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The One Thing You May Be Doing That’s Hindering Your Endurance Performance

I apologize in advance for using the clickbait title, but I firmly believe this article may change your mind on a common practice you have been doing for years before running, biking, and other endurance activities. For decades you’ve been told this practice prevents injuries, decreases muscle soreness, and makes you go faster.  The practice I’m referring to is STRETCHING.  More specifically, the grab and hold method of stretching known as static stretching.  I’m sure you are all familiar with the drill.  You warm up for 5-10 minutes, find a nice grassy spot under a tree, and pull and yank on your muscles to your heart's content.

Now comes the part that may be a little hard to swallow for some.  Brace yourself…performing static stretching before endurance exercise is a complete waste of time.  You’ll get no argument from me that it will make you more flexible but there is not one piece of scientific evidence showing that static stretching helps you stay injury free, lessens muscle soreness, or helps you perform better.  Actually, it’s quite the opposite.  Multiple studies have shown that static stretching can DECREASE endurance performance when performed before a workout or race.  Why is this?

Part of the reason endurance performance decreases after static stretching is that it relaxes the muscles and associated tendons. This relaxation reduces the stretch response. Because a muscle and its tendons store energy when being rapidly stretched (often called a countermovement), reducing this stretch response weakens the endurance athlete. During a run, the relaxation of the muscle and tendons may similarly affect the phase in which you push off of the ground. As your foot makes contact with the ground, it stores energy, which it then uses to drive you into the air. This is why at fast speeds, running is more efficient than walking.

The primary difference in energy output when running is in ground contact time. In all sports that involve running, it’s well known that contact time with the ground limits performance. If the ability to push off the ground is reduced by stretching, then it stands to reason that static stretching might also hinder endurance performance, specifically by decreasing running economy. Essentially, running after static stretching will require more energy.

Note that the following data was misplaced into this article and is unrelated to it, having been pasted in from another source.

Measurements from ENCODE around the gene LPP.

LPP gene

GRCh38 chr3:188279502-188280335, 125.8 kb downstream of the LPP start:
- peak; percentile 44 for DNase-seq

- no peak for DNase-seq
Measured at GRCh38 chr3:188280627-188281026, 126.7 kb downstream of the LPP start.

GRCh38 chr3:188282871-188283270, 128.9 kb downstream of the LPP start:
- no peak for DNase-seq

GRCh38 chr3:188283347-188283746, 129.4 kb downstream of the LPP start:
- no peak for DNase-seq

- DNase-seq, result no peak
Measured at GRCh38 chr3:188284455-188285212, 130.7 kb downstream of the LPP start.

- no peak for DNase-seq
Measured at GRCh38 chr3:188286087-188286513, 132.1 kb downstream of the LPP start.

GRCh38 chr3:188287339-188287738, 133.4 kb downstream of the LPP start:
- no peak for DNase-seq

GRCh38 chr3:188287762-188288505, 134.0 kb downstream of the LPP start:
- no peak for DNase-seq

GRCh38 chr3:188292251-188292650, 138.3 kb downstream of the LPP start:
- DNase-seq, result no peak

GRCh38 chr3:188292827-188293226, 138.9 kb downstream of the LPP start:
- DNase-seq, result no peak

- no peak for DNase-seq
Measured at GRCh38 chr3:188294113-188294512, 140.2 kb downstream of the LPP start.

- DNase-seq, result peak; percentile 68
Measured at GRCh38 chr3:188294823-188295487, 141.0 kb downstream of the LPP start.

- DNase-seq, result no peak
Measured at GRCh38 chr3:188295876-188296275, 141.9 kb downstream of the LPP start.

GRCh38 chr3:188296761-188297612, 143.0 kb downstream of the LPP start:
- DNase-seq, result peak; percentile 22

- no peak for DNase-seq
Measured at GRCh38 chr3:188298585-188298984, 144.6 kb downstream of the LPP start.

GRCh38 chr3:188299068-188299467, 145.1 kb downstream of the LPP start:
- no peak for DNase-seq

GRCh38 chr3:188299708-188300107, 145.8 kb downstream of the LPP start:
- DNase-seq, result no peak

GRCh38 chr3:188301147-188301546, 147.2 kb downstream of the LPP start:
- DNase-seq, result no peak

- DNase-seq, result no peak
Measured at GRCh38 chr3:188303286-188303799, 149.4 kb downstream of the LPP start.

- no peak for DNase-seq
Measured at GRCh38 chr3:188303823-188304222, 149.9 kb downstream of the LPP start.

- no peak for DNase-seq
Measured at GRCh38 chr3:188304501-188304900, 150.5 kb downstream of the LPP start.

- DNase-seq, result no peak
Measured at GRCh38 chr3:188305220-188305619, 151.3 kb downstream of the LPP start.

At this point, you may think I am full of it and feeding you a bunch of poppycock so let’s see what the science has to say. In the first study, the researchers (one who is the co-founder of EndurElite) noted that running economy is likely affected by static stretching, but only at the start of endurance exercise, after which the body acclimates and economy improves. They looked at performance over a short run of one mile. The mile test was at a five percent uphill grade, which increased the strength component required to maintain a low contact time. The researchers measured more than just the time it took to complete the mile. If there was a difference in performance, they wanted to know why. So they also looked at ground contact time and also muscle activation via electromyography (EMG).

When the runners stretched, they were indeed slower at running the mile by a full thirteen seconds, which is quite a long time in a one-mile run. The researchers found that muscle activity and ground contact both increased after stretching, indicating it took more effort to complete the run which resulted in the slower times. The researchers did find that flexibility was greater after stretching, which came as no surprise.

This study demonstrated that static stretching does, in fact, reduce endurance performance, at least at the beginning of a run. The effect is probably caused by a reduction in running economy, and while it seems to fade over the course of a long run, it’s significant at the beginning of a run. Enough so that static stretching should be avoided even in long-distance runners.